Degree apprenticeships can also be a little bit of a hybrid when it comes to how they work. Many programmes will combine block training and studying once a week too. The way this training is conducted also varies. You might train online in the workplace, at home or go to an external training provider, college or university. Degree apprenticeships are similar to undergraduate degrees and you will be taught in a mixture of lectures, flipped learning, seminars, group study and much more.

Can I do a degree apprenticeship?

Due to the level of a degree qualification, it is quite likely that you will need formal qualifications as employers want to know that you’ll keep up with the academic work and not struggle.

Most degree apprenticeships will ask for five GCSEs at A* - C (9-4 on the new grading system), including English and Maths and you will need level 3 qualifications including A-Levels, NVQs, a BTEC or an Advanced Apprenticeship. If you have a lot of experience in your chosen industry, your employer might be more relaxed in terms of what qualifications you need to have.

If you don’t think you have enough experience or qualifications to get onto a degree apprenticeship, you could do an advanced apprenticeship to show you can manage the work-study-life balance and ae keen to work with the employer.

What kind of apprenticeships can you do at degree level?

There are more than 40 different apprenticeships you can do at degree level, including:

  • Building Services Design Engineer
  • B2B Sales Professional
  • Chartered Surveyor
  • Chartered Manager
  • Civil Engineer
  • Clinical Trials Specialist
  • Data scientist
  • Digital Marketer
  • Food industry technical professional
  • Laboratory Scientist
  • Nuclear Scientist and Nuclear Engineer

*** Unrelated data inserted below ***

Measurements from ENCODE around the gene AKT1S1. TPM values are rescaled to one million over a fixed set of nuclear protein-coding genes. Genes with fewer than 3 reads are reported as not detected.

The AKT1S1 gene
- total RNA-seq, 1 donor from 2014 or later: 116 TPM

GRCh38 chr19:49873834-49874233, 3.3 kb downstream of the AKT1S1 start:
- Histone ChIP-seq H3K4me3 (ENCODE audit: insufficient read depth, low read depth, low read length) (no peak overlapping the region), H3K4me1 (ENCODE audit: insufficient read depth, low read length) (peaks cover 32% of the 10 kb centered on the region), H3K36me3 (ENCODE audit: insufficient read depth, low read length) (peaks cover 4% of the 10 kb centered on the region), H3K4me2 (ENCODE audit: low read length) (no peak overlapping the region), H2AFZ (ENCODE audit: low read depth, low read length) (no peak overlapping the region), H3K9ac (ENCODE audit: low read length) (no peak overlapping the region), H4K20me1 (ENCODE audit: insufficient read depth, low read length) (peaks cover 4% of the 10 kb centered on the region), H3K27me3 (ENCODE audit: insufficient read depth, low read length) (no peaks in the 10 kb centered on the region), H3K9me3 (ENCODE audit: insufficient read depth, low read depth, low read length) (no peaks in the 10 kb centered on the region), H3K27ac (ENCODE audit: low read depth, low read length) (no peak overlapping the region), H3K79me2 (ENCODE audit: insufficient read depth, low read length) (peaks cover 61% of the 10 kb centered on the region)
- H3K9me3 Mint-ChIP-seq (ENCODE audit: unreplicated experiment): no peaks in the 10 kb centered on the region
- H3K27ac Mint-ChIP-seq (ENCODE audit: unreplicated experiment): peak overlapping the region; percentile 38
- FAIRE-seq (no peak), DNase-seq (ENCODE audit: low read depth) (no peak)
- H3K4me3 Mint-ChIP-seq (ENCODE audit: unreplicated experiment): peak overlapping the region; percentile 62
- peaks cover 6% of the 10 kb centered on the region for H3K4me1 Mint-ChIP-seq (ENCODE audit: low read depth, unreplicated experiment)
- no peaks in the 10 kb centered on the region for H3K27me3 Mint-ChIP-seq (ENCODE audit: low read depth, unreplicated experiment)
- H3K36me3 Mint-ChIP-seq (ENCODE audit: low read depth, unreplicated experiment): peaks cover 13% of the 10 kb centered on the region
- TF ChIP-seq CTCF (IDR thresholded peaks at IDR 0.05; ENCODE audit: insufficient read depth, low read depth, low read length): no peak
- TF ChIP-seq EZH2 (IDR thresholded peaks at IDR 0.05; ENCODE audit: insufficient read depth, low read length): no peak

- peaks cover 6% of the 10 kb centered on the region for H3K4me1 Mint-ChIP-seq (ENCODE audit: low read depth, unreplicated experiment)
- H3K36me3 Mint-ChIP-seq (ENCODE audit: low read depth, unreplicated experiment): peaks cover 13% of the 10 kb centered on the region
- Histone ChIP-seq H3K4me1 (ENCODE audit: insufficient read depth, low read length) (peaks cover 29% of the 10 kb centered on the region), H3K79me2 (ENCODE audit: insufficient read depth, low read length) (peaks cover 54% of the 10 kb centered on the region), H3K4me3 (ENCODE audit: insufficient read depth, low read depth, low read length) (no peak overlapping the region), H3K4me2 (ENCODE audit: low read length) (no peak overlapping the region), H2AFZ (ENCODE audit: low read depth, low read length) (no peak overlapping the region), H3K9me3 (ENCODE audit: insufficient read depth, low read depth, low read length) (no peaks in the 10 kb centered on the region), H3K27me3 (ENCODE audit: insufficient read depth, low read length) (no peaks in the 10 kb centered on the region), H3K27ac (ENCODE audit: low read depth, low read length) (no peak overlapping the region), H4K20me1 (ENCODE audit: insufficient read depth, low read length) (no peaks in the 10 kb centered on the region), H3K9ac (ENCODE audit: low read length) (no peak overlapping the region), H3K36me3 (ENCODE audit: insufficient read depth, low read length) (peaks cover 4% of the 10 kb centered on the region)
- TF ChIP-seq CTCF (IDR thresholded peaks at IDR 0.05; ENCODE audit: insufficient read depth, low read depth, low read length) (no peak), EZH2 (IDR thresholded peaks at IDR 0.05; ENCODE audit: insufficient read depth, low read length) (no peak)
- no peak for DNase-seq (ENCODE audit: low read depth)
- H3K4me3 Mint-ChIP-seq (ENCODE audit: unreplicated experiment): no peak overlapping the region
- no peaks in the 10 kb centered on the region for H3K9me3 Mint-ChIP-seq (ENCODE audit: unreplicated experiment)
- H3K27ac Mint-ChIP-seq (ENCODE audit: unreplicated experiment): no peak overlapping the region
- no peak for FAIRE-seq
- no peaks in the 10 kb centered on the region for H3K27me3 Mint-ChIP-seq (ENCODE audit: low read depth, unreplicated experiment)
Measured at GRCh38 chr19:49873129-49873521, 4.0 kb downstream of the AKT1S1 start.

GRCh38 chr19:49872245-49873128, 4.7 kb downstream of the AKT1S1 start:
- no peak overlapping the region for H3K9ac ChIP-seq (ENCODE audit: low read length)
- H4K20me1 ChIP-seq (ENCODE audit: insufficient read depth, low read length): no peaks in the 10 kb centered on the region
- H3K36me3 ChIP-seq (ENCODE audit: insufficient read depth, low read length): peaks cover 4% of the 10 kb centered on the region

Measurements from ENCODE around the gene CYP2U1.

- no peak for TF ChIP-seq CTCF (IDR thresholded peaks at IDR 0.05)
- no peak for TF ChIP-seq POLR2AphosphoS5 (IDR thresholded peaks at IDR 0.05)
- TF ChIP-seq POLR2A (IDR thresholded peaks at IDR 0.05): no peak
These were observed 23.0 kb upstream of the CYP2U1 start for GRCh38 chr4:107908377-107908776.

• Paramedic
  • Police Constable
  • Professional Economist
  • Project Manager
  • Registered Nurse
  • Head of Facilities Management

What does an employer look for in my application?

At degree level, an employer will probably be after some employment history – this doesn’t have to be full-time, a part time job while you were at college or school would be good. This is because it shows them that you can hold down a job and shows good time management skills. If you don’t have this experience, showing your time management and prioritisation skills on your CV will make your application stand out.

We think the three key traits you’ll need to show are:

Enthusiasm
A genuine interest in the job and what you want to study is really important. It's 3 years of your life, and you'll want enthusiasm to get the work done, even when it gets tough.

Academic Ability
A degree apprenticeship is a very academically challenging option, so an employer won't set you up to fail. Although, grades aren't everything, reasoning is also very important.

Character
You need to be mature enough to be in the workplace, dedicated to work and study and be a good fit for the company. Often, employers have psychometric tests in the application process to find out more about you, more than you even know!

What support will I get doing a degree apprenticeship?

As a degree Apprentice, you will have a lot more support than a typical undergraduate. This is because you'll have HR support as well as your manager, and you should get a workplace mentor as well. This is someone who may not work directly with you but can offer you extra support. What's more, as a student you'll also be entitled from the same support from your tutor and other student support services.

How much does a Degree Apprenticeship cost?

Doing a degree apprenticeship incurs no cost to the individual, just like other apprenticeships, there are no training costs or tuition fees to your higher and vocational training.

Where can I find degree apprenticeship vacancies?

You can find the details of all new degree apprenticeship vacancies across England on our website. You can search your postcode and preferred industry to find the apprenticeships provided in your area by a range of different employers and training providers. Once registered with www.getmyfirstjob.co.uk you can apply for as many apprenticeship positions as you want with the click of a button. Large employers like BT, Jaguar Land Rover, KPMG and Tesco have their own apprenticeship programmes you can apply for directly with the employer.

How can I get a degree without paying?

In most cases, getting a degree is definitely worth it, particularly in some industries. However, if you do choose to go to University, you'll graduate leaving your friends, student flat and booze-filled days behind you, while getting (on average), £40,000 debt. We know some ways where you effectively get your degree for free – you could even get paid to get it!